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Address power issues in embedded apps using dual OS

Posted: 11 Jul 2011     Print Version  Bookmark and Share

Keywords:DSP  operating systems  Adaptive voltage scaling 

The SoC provides a system-level memory protection unit (MPU) that can protect a memory region from being overwritten by internal bus masters like the ARM or DSP cores or the DMAs. This feature can be useful during development to debug the IPC software mechanism or detect ill-behaved programs or memory leaks.

For Linux and DSP/BIOS, the IPC is abstracted by a software component called DSPLink. It consists of several modules to provide DSP control and code loading, buffer passing and control, and message passing and control. On the Linux side, it is a kernel mode driver. On the DSP/ BIOS side, it is a regular driver that can be called at the task level.

For applications that use the DSP as an accelerator, DSPLink PROC functions can be used to shutdown the DSP if the application no longer needs its service.

This is adequate for most embedded systems where the ARM is running Linux as the master processor and it's time to disable I/Os and accelerators to go standby. Disabling the DSP will enable more than 91 per cent power savings just on the processor alone, as shown in figure 5.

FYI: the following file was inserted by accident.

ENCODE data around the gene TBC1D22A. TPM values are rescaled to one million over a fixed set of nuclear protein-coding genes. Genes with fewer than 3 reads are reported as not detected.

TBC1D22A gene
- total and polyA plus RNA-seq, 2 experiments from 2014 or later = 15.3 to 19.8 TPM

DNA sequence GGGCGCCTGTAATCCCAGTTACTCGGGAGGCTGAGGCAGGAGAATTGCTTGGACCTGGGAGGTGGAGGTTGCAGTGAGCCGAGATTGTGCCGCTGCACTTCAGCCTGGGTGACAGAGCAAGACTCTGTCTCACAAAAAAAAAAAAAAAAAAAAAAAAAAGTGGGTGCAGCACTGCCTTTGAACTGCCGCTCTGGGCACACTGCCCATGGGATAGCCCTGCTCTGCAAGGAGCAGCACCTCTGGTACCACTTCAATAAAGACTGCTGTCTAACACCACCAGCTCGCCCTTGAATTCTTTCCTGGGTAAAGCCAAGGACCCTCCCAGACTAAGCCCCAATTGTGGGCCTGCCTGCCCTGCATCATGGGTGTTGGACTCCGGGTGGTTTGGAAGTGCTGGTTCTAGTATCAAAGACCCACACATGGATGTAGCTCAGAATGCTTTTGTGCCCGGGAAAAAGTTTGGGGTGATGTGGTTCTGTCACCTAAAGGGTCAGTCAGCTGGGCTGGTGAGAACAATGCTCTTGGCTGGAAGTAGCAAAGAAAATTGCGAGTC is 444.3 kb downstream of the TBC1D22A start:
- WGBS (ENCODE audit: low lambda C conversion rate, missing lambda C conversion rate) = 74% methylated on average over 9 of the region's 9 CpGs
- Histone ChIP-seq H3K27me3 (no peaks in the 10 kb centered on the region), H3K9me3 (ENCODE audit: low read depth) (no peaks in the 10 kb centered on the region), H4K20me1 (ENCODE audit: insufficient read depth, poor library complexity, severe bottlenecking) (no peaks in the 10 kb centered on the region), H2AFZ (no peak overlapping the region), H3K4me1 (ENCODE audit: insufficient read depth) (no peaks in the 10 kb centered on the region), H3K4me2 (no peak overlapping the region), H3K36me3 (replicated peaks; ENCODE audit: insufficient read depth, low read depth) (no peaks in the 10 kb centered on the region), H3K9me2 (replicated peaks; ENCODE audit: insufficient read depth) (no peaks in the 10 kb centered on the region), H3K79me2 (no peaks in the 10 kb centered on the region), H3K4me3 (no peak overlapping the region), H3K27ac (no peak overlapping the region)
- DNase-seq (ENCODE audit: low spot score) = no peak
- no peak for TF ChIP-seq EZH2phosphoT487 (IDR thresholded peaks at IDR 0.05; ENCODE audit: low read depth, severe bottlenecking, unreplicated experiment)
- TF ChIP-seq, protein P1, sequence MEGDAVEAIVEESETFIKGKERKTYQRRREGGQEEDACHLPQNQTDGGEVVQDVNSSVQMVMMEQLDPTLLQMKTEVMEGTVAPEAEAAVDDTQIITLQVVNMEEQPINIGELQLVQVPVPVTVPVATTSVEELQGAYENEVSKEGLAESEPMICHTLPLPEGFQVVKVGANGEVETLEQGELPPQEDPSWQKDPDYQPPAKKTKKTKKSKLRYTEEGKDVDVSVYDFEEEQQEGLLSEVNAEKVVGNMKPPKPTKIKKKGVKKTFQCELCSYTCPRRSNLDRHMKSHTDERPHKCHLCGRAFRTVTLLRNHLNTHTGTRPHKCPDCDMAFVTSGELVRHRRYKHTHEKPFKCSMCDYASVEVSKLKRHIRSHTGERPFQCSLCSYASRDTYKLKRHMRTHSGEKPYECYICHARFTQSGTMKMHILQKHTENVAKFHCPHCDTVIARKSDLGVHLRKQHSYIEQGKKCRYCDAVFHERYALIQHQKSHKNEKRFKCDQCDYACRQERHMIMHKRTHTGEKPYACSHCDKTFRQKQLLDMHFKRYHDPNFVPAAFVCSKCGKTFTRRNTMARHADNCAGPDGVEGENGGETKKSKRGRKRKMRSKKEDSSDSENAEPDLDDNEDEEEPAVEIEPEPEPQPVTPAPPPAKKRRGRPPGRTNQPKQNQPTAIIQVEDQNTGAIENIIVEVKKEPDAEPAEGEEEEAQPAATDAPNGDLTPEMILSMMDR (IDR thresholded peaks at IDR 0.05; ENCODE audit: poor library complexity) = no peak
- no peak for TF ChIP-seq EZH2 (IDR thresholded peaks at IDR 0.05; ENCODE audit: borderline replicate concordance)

image name

Figure 5: Up to 90 per cent power reduction can be achieved with existing PM services.

For other states of DSP idle, power savings can be realised by expanding the Linux kernel space platform drivers or creating a user space proxy that uses DSPLink as the message transport to communicate with the DSP/ BIOS side application to send request to PWRM.

For example, to get to an OPP that only idles the DSP (90 per cent power savings), add a service to the Linux suspend framework driver that will send a message to the DSP to initiate a PWRM_sleepDSP operation.

Conclusion
With power management services becoming available in mainline Linux kernel, it is possible to achieve substantial power savings by just "turning them on." I hope that this article will encourage you to look into the hardware features of your platform to see if it is capable of reducing operating power to embrace the "go green" initiative.

To download the PDF version, click here.

- Loc Truong
  Senior Member of C6000 DSP Technical Staff
  Texas Instruments


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